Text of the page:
There is an adolescence of fashion, a period early on in life in which our understanding of quality and value is developed. The younger we are the less we have purchased. The less we have purchased the less we comprehend the acquisition of valuable commodities, premised on the reasoning that (as an example) the value of 1 x $800 is greater than the value of 10 x $80, though on paper this adds to the same dollar amount.
Investing in quality shows a maturity that each of us is likely to find, albeit at different stages in our lives, and assuming a consistent natural progression.
During Prue’s adolescence she was lucky to have the guidance of her mother, a passionate fashion consumer who not only understands the value of quality fashion but who understood the importance of teaching Prue about it at an early age.
“Looking back my mum definitely set me up well from a young age when at the time I was wondering what was going on, thinking I look like a little goth boy. I’m just so pleased she did all of that because that’s where my love of fashion came from.”
“My mum is like my fashion idol, and growing up, I don’t know if you know of a store in Dunedin called Plume but it’s amazing, and my mum would drag us in when we were young and I would be hating it as a child. I would be like ‘but I look different, all of the girls at school aren’t wearing this kind of thing’ and I was really bummed. But I think once I finished high school I realised ‘oh my gosh, my mum’s cool’. Growing up she would buy my clothes and I would have NOM*d tees and yet I didn’t even realise what I was wearing. That’s when I really started to fall in love with fashion, especially in first year, researching designers and realising this is what I love. If I buy something then I’ve completely researched it so much that I know everything about it.”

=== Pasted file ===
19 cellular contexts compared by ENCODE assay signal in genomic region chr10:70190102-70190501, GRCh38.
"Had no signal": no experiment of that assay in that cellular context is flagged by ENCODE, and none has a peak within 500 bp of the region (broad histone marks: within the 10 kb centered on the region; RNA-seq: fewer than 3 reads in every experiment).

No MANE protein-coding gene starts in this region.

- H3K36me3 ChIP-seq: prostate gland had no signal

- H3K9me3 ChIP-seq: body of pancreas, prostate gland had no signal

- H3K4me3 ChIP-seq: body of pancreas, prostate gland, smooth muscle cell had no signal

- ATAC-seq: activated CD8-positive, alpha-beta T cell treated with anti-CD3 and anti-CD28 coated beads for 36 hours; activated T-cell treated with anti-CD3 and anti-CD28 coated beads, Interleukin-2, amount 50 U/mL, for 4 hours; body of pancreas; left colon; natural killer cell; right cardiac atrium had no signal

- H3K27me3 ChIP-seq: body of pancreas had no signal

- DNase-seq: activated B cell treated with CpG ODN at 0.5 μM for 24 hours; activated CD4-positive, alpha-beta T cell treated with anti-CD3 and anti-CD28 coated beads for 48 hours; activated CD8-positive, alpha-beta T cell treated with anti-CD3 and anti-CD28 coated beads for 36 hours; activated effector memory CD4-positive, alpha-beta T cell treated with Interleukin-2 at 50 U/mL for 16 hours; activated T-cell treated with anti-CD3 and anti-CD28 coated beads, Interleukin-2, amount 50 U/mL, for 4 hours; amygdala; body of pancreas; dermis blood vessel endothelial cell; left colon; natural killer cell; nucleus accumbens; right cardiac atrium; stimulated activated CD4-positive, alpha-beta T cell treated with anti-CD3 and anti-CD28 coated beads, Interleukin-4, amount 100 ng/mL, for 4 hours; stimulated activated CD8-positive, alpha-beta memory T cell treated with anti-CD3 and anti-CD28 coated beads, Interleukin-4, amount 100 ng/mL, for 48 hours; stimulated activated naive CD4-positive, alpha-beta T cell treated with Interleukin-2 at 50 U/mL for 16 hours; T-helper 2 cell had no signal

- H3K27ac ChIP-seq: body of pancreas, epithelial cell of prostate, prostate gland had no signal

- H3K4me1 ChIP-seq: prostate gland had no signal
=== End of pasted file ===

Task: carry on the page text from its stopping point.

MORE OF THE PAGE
It can be deduced that the presence of Prue's mother's contribution to her understanding of, and appreciation for the value of quality garments during her fashion adolescence helped germinate a strong bond with the fashion garment that goes well beyond merely accessorising the body. Prue feels much like an art collector, accruing quality pieces over time, building and curating a wardrobe of quality collectables.
“I like to purchase expensive things that aren’t necessarily seasonal but they’re things that I’ll have for a long time. I’m more like a collector. I have pieces that I think of more as a piece of art; I never want to part with them. I’m spending all that money, but it’s something that I’m going to get a lot of wear out of as opposed to someone who shops seasonally and spends a certain amount and then they’re over that and on to the next. I’m about quality and things that are timeless rather than something that is on trend that you’ll have for six months.”
Conversation with Karen Walker store manager Prue Ibbotson.